Several Republican senators up for reelection in 2012 are being threatened with primary challenges because of their support for the new START Treaty.
At least one group, the National Republican Trust PAC, has vowed to make the START Treaty its No. 1 2012 issue.
Among those nine are likely to be four Republicans who face reelection in 2012 — a handful who are already in the electoral crosshairs of Tea Party activists.
Sen. Scott Brown (R-Mass.) announced his support for the treaty on Monday. Brown, who is running for a full six-year term in 2012, has already been talked about as a Tea Party target, given his centrism on a handful of key Senate votes.
Sen. Dick Lugar (R-Ind.), who has helped lead the charge for the treaty in the Senate, also faces a potential threat from the right because of his support of START, the DREAM Act and his vote in favor of the Troubled Asset Relief Program (TARP).
Sen. Olympia Snowe (R-Maine) is also a vote to ratify the treaty. Even though Snowe has been tacking right and recently won the support of Maine's new Tea Party-backed Gov. Paul LePage (R), she remains a likely primary target in '12.
Another likely yes vote on the GOP side is Sen. Bob CorkerRobert (Bob) Phillips CorkerRepublicans, ideology, and demise of the state and local tax deduction Cheney set to be face of anti-Trump GOP How leaving Afghanistan cancels our post-9/11 use of force MORE (R-Tenn.), who said Monday that he intends to vote in favor unless the Senate debate becomes "derailed" over the next two days.
Corker told The Ballot Box last week that he hasn't heard any noise back home about a Tea Party-backed primary challenge to him next cycle, claiming that his record on spending and deficits is in line with Tea Party activists.
It's far from clear whether START would be an issue of much potency in a GOP primary in 2012, particularly if the treaty passes with close to 70 votes in the Senate.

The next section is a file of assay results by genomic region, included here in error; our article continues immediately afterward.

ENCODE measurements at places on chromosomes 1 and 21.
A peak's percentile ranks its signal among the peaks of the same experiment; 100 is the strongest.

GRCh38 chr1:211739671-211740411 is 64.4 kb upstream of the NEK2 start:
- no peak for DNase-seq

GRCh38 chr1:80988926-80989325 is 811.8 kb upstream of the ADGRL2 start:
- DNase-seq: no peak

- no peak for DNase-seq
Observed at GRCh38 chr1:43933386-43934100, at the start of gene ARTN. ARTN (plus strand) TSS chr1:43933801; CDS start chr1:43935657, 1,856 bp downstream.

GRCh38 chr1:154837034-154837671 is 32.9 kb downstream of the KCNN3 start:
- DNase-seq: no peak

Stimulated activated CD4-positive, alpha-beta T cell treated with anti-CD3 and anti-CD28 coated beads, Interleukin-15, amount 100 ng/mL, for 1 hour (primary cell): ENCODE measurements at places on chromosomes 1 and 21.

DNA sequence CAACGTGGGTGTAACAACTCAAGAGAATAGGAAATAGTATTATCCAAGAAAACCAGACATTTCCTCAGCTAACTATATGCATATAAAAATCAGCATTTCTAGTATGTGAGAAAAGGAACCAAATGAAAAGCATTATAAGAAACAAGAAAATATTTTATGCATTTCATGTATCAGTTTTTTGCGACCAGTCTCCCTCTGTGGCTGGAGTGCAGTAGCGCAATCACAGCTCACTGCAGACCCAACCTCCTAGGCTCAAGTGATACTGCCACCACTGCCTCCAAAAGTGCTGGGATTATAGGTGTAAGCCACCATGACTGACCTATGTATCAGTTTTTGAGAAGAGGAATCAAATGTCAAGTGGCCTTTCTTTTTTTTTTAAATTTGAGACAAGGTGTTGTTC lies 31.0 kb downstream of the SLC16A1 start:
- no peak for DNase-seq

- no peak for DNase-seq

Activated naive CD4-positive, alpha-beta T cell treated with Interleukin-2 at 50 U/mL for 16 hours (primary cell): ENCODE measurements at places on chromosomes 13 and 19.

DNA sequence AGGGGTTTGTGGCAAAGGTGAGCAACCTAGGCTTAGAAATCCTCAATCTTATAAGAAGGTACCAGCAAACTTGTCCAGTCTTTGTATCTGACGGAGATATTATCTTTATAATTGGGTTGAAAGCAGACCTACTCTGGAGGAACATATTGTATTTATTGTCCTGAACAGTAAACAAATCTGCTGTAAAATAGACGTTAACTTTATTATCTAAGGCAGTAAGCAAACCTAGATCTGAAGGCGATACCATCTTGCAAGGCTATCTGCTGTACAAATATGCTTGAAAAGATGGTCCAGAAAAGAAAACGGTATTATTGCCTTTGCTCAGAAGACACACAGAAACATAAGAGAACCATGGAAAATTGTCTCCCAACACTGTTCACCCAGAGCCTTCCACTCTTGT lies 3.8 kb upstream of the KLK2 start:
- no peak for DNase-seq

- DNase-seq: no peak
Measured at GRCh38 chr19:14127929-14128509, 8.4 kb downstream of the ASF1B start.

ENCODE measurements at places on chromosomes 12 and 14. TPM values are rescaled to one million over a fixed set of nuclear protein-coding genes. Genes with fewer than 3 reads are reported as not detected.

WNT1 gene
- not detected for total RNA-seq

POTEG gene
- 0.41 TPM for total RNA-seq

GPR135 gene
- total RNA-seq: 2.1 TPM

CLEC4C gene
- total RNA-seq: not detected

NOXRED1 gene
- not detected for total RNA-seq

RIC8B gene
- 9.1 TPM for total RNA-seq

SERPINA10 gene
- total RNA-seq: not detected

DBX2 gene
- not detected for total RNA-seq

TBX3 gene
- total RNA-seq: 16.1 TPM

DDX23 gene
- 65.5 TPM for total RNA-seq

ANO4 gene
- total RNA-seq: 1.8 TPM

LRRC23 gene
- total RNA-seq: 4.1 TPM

But the executive director of the National Republican Trust PAC last week penned a letter to National Republican Senatorial Committee Chairman John CornynJohn CornynSenate Republicans press federal authorities for information on Texas synagogue hostage-taker Senators huddle on Russia sanctions as tensions escalate Momentum builds for new COVID-19 relief for businesses MORE (Texas) pledging to recruit primary challengers to GOP senators who vote in favor of it.
Richard Grenell, who was a spokesman at the U.N. under then-President George W. Bush, has also called for primary challenges to GOP senators who back START.
"Republican senators who vote to approve of President Obama's weak negotiation strategies deserve to be challenged in a primary election and defend their inattentive national security votes," Grenell recently wrote on the Huffington Post.
Several other Republicans who face reelection in 2012 are likely to be "no" votes on START, led by Sen. Jon Kyl (Ariz.). Sens. Kay Bailey Hutchison (Texas), Orrin HatchOrrin Grant HatchMeet Washington's most ineffective senator: Joe Manchin Lobbying world Congress, stop holding 'Dreamers' hostage MORE (Utah), John BarrassoJohn Anthony BarrassoWatch: GOP leaders discuss Biden's first year in office McConnell will run for another term as leader despite Trump's attacks Senate Minority Whip Thune, close McConnell ally, to run for reelection MORE (Wyo.), Roger WickerRoger Frederick WickerOn The Money — Support for new COVID-19 relief grows Democrats face scaled-back agenda after setbacks Momentum builds for new COVID-19 relief for businesses MORE (Miss.) and John Ensign (Nev.) have also voiced opposition to the treaty.